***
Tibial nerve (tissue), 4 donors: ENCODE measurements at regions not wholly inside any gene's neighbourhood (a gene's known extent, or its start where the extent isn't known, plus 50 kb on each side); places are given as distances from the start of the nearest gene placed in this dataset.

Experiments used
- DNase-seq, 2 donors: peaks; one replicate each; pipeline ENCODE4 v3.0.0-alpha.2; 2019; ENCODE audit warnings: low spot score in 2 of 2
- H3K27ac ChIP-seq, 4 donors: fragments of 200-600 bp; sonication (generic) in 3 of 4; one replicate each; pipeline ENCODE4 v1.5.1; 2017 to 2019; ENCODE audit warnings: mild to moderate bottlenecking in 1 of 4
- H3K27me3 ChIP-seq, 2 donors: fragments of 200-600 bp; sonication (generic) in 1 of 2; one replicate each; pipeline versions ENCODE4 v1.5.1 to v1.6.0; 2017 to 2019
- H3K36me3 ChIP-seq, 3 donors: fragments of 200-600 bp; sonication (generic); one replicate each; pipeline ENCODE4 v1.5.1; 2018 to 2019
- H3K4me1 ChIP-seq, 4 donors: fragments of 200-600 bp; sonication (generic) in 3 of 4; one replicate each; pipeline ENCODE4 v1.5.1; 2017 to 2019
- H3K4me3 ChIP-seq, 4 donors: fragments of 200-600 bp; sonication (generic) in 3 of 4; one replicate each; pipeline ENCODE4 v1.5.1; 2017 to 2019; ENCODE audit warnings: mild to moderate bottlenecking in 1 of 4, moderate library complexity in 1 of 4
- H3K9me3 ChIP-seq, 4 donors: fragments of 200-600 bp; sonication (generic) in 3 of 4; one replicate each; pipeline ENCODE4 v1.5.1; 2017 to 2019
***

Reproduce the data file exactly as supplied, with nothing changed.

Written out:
Tibial nerve (tissue), 4 donors: ENCODE measurements at regions not wholly inside any gene's neighbourhood (a gene's known extent, or its start where the extent isn't known, plus 50 kb on each side); places are given as distances from the start of the nearest gene placed in this dataset.

Experiments used
- DNase-seq, 2 donors: peaks; one replicate each; pipeline ENCODE4 v3.0.0-alpha.2; 2019; ENCODE audit warnings: low spot score in 2 of 2
- H3K27ac ChIP-seq, 4 donors: fragments of 200-600 bp; sonication (generic) in 3 of 4; one replicate each; pipeline ENCODE4 v1.5.1; 2017 to 2019; ENCODE audit warnings: mild to moderate bottlenecking in 1 of 4
- H3K27me3 ChIP-seq, 2 donors: fragments of 200-600 bp; sonication (generic) in 1 of 2; one replicate each; pipeline versions ENCODE4 v1.5.1 to v1.6.0; 2017 to 2019
- H3K36me3 ChIP-seq, 3 donors: fragments of 200-600 bp; sonication (generic); one replicate each; pipeline ENCODE4 v1.5.1; 2018 to 2019
- H3K4me1 ChIP-seq, 4 donors: fragments of 200-600 bp; sonication (generic) in 3 of 4; one replicate each; pipeline ENCODE4 v1.5.1; 2017 to 2019
- H3K4me3 ChIP-seq, 4 donors: fragments of 200-600 bp; sonication (generic) in 3 of 4; one replicate each; pipeline ENCODE4 v1.5.1; 2017 to 2019; ENCODE audit warnings: mild to moderate bottlenecking in 1 of 4, moderate library complexity in 1 of 4
- H3K9me3 ChIP-seq, 4 donors: fragments of 200-600 bp; sonication (generic) in 3 of 4; one replicate each; pipeline ENCODE4 v1.5.1; 2017 to 2019